One day a carriage pulls up, and it is evident that a new customer has come to call. Seeing who has escorted the young man, it is also apparent that the new customer is a very important man. Masaomi Towa is the handsome and wealthy heir to a corporation and a newcomer to the rules of the pleasure district. He has come to call upon one courtesan in particular, Ukigumo, who is the brothel's beautiful head courtesan. Confused as to why she would not speak to him during their first encounter, and obviously unsure of what is happening, Misao takes it upon himself to go visit the man in his room on the sly. Not to sell his body, for Misao refuses to whore himself out. No, he goes to explain the protocols that the Pleasure District employs. It is a time honoured system filled with ritual, and Masaomi is grateful to Misao for helping him out in this regard. Giving him a tip for his trouble, Misao finds himself troubled. Masaomi is a generous, sincere man who is all too likely to be taken advantage of in the Pleasure District.

        Each visit to the brothel in order to fulfil the ritual by which he can gain Ukigumo's place in his room and in his bed leads to encounters with the attendant staff, which includes Misao. Misao becomes more and more troubled, for the sincere Masaomi has captured his heart, and it is not something that he is free to give. Nor does he have Masaomi's, as he obviously is smitten with Ukigumo or else he would not have come to the Pleasure Quarter to seek her out specifically. When Towa unexpectedly reaches his hands out to Misao for one brief moment in time, Misao's cynical heart yearns to break free of his narrow world once more. But will the reality of the pleasure quarter and his indentured status keep him imprisoned? And what about Ukigumo, the one for whom Towa comes to claim, apparently wishing to buy her free in order to claim her as his own?

        Set in Osaka during the Meiji era (October 1868 to July 1912 , or roughly equivalent to late Victorian to early Edwardian era), the societal hierarchies and rigid nature of traditional Japan meeting that of a Westernised modern Japanese was wonderfully evocative. Towa is every inch a modern gentleman of that age. He wears western clothes, stays in a Western style hotel, eats Western style food, and is visibly pained by the rigid system he encounters in the Pleasure Quarters,ways that beneath the graceful seeming exterior with the beautiful dancing, soul stirring musical performances, and elegant food service hides the sordid reality that the women and children of the brothels endure every day of their lives, until they either die or buy their way free.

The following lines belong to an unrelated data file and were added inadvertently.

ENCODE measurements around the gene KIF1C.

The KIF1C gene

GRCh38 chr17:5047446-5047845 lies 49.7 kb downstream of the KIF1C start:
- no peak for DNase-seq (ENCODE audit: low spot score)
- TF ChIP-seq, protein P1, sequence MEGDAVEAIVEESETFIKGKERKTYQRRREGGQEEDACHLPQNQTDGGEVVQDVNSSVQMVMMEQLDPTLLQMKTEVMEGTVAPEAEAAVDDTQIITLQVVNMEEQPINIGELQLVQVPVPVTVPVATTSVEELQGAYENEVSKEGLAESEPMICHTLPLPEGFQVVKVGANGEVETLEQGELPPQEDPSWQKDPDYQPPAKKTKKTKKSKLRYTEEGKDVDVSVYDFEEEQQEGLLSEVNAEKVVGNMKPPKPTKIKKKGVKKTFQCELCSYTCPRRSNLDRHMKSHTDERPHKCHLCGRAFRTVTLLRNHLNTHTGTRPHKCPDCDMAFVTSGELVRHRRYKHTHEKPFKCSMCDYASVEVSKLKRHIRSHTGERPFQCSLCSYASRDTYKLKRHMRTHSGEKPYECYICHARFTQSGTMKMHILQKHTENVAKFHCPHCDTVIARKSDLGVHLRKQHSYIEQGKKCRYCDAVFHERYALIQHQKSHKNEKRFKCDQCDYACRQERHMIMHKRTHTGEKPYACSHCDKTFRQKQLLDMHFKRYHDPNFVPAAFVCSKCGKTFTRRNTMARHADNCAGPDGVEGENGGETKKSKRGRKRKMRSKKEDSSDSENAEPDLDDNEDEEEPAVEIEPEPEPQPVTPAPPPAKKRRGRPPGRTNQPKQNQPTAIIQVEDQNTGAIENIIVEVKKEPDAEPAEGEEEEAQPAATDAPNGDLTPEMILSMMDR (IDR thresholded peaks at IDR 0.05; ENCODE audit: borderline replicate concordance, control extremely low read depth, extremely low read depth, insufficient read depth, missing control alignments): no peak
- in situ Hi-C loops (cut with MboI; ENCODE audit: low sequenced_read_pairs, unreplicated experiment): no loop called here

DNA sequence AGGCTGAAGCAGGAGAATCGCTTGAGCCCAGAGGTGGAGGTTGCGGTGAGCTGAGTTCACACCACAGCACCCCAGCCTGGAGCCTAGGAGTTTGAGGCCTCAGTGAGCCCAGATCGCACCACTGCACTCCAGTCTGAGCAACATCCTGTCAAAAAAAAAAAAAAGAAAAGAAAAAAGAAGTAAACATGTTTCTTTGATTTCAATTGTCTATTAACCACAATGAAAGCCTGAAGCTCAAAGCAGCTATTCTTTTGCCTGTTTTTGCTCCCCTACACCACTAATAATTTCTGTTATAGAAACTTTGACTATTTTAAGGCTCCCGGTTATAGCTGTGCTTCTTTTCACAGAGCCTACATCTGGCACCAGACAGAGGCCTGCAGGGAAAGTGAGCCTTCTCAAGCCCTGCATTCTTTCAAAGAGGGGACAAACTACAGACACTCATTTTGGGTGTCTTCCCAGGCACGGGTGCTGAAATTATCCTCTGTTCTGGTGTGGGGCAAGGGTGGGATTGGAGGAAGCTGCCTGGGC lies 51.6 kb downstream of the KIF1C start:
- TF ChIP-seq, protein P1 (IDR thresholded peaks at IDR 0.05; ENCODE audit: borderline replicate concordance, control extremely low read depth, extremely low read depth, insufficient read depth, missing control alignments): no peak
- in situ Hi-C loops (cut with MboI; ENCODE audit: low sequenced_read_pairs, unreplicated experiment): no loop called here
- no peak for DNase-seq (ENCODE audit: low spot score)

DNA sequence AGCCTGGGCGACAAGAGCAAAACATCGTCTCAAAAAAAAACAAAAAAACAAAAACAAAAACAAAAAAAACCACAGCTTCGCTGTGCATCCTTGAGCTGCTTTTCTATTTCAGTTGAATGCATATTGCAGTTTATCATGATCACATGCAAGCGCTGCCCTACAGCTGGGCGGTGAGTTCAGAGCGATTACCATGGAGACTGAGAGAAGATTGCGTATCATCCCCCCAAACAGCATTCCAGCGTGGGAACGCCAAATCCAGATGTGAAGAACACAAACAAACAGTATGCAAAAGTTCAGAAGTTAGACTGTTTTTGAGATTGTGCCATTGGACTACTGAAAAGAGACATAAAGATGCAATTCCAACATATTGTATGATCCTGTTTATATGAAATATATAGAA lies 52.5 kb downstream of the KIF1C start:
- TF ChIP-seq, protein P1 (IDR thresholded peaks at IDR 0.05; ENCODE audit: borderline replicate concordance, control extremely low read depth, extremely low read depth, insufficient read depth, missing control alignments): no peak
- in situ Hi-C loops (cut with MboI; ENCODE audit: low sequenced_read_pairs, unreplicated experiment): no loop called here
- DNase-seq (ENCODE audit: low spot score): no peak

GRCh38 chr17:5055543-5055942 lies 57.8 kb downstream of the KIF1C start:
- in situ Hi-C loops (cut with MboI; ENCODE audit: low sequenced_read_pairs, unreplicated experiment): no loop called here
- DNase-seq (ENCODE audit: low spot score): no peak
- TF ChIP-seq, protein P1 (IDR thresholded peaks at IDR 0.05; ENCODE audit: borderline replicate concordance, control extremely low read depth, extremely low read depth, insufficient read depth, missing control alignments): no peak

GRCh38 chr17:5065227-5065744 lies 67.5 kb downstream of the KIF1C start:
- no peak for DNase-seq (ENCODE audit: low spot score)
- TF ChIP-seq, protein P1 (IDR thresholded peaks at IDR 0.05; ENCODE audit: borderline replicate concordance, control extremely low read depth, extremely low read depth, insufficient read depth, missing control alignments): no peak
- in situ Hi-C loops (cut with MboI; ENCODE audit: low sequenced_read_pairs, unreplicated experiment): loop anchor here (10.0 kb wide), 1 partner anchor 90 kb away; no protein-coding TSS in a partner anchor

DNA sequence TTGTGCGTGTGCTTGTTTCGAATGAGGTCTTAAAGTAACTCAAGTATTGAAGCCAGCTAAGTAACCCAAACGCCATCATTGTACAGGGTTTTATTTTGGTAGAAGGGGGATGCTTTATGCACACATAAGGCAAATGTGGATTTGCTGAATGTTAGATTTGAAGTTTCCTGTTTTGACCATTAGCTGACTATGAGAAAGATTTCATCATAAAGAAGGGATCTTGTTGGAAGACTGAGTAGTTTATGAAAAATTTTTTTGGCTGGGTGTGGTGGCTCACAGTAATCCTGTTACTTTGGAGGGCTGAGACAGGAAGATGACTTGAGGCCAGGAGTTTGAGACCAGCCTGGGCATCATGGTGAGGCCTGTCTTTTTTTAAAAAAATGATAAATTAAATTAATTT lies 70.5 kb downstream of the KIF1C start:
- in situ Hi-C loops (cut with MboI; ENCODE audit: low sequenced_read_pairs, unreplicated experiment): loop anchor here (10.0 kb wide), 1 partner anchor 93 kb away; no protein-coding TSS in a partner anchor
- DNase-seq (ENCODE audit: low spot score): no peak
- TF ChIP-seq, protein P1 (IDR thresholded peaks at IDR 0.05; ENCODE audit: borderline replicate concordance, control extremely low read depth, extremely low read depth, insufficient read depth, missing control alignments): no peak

The brothel, its inhabitants and regular patrons provide a stark contrast: the courtesans' backbitng as they jostle for favoured positions, the innocence all too quickly lost of the young maids who serve the courtesans before becoming one themselves once old enough, the male servants bound by indenture, and customers who keep hoping for a bit of even more illicit pleasure if they can bribe an employee to allow them the indulgence. In this setting, those who are somehow pure of heart shine forth, and it is because of this that Misao and Ukigumo make such an excellent rivalling pair. She is as beautiful as Misao, or perhaps more so, and an actual female. She is not just beautiful on the outside, and accomplished, but has an inner grace as well. Never cruel to her maids or the servants, Misao is in awe of her, and knows his place is far beneath her. Because it is she who has attracted Masaomi Towa's eye, Misao knows he has nary a chance against her. But things are not always what they seem, especially in the pleasure district. Just as the brothels sell beautiful lies of love, sometimes they also hide other truths. Truths which can wipe away all doubt. That is, if the truth is actually told.

        I really love stories set in in this period, with descriptions of the old buildings and towns, the formal social ceremony stood upon for certain types of gatherings, and let's not forget the beauty of getting to see those fabulous hair styles and formal kimonos. The translation effort was wonderfully done, with the language flowing almost lyrically so that this bygone era appeared in the mind's eye almost unbidden. Venio Tachibana's words paint a beautiful portrait not just of a bygone Japan, but the deep emotions and insecurities of those caught in this time of change, when Japan moved from the feudalistic shogunate government model and began modernisation, rising as a world power. It is also somehow timelessly evocative, almost as if set in amber. Tooko Miyagi's signature delicate art work elegantly graces several of the pages and the cover, and are truly a delight to behold. One illustration depicts Misao dancing with a fan and it is unbelievably beautiful. The lines are so fluid that the scene is brought to vivid life.

        Despite being set in a brothel, there is not a lot of sex within the pages. Misao is a servant, not a whore, so his contact with the courtesans once they enter a customer's bedroom is practically nil, save for lighting the lamps after dusk. There IS some sex, but that scene is one of tender poignancy that is rendered as elegantly as the trappings of the Pleasure Quarter itself. Likewise, there is no real violence inside, so the 16+ rating is justified. Those who prefer a gently romantic piece, Boy's Love or otherwise, will adore this piece.